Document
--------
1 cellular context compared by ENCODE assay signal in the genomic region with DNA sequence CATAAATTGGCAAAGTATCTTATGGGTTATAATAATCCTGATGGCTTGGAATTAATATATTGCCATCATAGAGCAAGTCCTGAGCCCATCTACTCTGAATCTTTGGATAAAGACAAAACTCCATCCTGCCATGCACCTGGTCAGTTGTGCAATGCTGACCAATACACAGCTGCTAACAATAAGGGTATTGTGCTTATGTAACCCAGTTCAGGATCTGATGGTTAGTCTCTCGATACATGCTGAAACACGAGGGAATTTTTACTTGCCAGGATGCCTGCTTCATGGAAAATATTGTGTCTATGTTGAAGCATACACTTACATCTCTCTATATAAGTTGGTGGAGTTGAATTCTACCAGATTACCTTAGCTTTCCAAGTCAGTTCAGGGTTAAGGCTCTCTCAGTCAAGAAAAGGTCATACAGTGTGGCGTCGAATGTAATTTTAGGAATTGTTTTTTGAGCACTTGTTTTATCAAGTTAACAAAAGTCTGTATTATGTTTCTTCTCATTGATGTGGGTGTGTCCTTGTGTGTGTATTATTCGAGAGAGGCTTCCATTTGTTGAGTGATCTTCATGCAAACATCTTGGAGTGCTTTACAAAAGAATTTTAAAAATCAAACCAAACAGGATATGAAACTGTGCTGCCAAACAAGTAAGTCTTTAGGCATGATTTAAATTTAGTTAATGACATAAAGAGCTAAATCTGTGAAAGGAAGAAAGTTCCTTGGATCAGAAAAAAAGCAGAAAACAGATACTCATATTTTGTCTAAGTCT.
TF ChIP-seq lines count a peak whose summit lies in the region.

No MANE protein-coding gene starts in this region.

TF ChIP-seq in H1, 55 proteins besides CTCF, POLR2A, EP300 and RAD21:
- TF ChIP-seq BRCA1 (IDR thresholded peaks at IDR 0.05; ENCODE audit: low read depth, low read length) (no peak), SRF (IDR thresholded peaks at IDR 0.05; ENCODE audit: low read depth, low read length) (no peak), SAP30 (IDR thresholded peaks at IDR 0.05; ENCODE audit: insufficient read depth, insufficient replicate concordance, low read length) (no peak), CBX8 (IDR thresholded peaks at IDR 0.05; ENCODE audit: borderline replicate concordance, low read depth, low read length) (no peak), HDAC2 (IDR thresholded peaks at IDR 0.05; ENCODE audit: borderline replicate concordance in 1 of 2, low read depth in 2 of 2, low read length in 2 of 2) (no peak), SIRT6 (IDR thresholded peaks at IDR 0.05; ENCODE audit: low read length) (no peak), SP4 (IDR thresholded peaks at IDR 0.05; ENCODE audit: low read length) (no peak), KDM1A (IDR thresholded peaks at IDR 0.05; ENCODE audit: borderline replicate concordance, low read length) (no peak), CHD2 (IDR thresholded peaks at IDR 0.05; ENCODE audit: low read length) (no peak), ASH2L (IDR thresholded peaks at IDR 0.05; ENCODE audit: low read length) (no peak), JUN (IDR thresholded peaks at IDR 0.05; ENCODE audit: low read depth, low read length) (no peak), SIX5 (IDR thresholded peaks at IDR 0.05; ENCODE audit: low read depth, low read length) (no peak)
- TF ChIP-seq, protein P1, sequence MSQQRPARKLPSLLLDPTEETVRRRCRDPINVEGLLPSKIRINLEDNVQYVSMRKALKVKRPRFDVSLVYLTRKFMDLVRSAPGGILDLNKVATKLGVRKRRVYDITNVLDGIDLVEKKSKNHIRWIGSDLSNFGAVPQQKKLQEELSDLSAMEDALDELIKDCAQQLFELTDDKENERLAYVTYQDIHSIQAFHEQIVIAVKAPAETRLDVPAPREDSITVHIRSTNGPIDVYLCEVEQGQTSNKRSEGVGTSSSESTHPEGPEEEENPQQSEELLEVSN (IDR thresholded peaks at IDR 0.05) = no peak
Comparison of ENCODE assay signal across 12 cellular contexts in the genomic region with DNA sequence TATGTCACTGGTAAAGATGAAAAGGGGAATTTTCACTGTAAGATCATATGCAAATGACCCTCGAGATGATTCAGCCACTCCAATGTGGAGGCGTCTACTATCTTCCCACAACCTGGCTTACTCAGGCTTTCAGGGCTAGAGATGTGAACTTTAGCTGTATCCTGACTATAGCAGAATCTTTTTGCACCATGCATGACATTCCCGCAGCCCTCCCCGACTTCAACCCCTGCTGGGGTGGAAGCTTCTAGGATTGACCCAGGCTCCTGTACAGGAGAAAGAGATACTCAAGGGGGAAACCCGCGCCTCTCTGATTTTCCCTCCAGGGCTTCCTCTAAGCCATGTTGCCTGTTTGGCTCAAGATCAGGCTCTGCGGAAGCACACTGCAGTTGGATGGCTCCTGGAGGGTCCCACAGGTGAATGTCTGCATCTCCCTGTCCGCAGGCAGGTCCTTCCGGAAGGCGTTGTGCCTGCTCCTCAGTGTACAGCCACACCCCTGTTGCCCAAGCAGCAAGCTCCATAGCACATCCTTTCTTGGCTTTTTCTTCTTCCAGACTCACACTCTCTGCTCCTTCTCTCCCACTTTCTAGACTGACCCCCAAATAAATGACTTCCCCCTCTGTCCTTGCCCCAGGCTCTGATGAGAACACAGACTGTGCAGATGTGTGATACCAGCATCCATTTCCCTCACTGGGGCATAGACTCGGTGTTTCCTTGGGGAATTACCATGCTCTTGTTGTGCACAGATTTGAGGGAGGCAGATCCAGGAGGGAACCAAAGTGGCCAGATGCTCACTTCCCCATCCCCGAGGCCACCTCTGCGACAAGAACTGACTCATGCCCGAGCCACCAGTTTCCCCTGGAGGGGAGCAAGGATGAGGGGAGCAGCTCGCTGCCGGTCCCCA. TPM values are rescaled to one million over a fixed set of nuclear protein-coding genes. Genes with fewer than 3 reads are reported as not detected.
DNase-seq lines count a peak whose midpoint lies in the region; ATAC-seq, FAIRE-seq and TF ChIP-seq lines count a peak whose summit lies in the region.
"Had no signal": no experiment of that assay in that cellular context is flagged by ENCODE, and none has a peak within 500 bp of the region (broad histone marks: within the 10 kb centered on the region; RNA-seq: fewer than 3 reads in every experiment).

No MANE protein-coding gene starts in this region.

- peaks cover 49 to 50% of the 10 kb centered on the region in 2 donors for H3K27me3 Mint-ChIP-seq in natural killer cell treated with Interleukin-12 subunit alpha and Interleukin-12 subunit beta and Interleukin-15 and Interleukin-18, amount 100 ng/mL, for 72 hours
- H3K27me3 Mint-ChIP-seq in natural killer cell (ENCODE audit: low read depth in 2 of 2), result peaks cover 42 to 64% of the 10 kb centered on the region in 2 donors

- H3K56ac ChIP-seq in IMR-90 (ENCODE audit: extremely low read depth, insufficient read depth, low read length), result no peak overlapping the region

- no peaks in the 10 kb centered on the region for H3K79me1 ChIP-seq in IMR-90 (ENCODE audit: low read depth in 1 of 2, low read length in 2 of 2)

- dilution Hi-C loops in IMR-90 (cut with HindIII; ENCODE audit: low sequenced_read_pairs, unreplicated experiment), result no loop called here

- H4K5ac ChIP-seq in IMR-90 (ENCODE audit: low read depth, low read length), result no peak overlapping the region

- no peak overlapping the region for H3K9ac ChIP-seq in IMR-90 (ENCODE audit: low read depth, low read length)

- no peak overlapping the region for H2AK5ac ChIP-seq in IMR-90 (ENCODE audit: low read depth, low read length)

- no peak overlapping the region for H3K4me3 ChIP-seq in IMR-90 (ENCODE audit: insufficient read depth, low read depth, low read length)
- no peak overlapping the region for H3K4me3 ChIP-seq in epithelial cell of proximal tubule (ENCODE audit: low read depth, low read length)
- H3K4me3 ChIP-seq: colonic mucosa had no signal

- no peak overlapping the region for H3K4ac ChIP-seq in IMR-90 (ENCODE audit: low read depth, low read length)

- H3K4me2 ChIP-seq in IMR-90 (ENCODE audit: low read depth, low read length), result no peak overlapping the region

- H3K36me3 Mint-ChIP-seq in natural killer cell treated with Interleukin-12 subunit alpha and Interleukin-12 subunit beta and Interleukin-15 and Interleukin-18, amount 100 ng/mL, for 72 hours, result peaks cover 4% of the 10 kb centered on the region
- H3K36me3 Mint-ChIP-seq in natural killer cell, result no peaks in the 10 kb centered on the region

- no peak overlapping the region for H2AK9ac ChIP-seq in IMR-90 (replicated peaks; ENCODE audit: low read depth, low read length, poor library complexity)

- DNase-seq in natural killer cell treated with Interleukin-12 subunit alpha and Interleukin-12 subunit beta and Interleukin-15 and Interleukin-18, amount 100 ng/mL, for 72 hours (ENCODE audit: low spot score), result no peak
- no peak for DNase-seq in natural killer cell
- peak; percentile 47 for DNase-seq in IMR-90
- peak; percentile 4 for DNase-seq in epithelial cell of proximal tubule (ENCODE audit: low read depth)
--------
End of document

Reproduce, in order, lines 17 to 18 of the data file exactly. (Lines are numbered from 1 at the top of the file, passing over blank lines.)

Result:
- no peak overlapping the region for H3K9ac ChIP-seq in IMR-90 (ENCODE audit: low read depth, low read length)

- no peak overlapping the region for H2AK5ac ChIP-seq in IMR-90 (ENCODE audit: low read depth, low read length)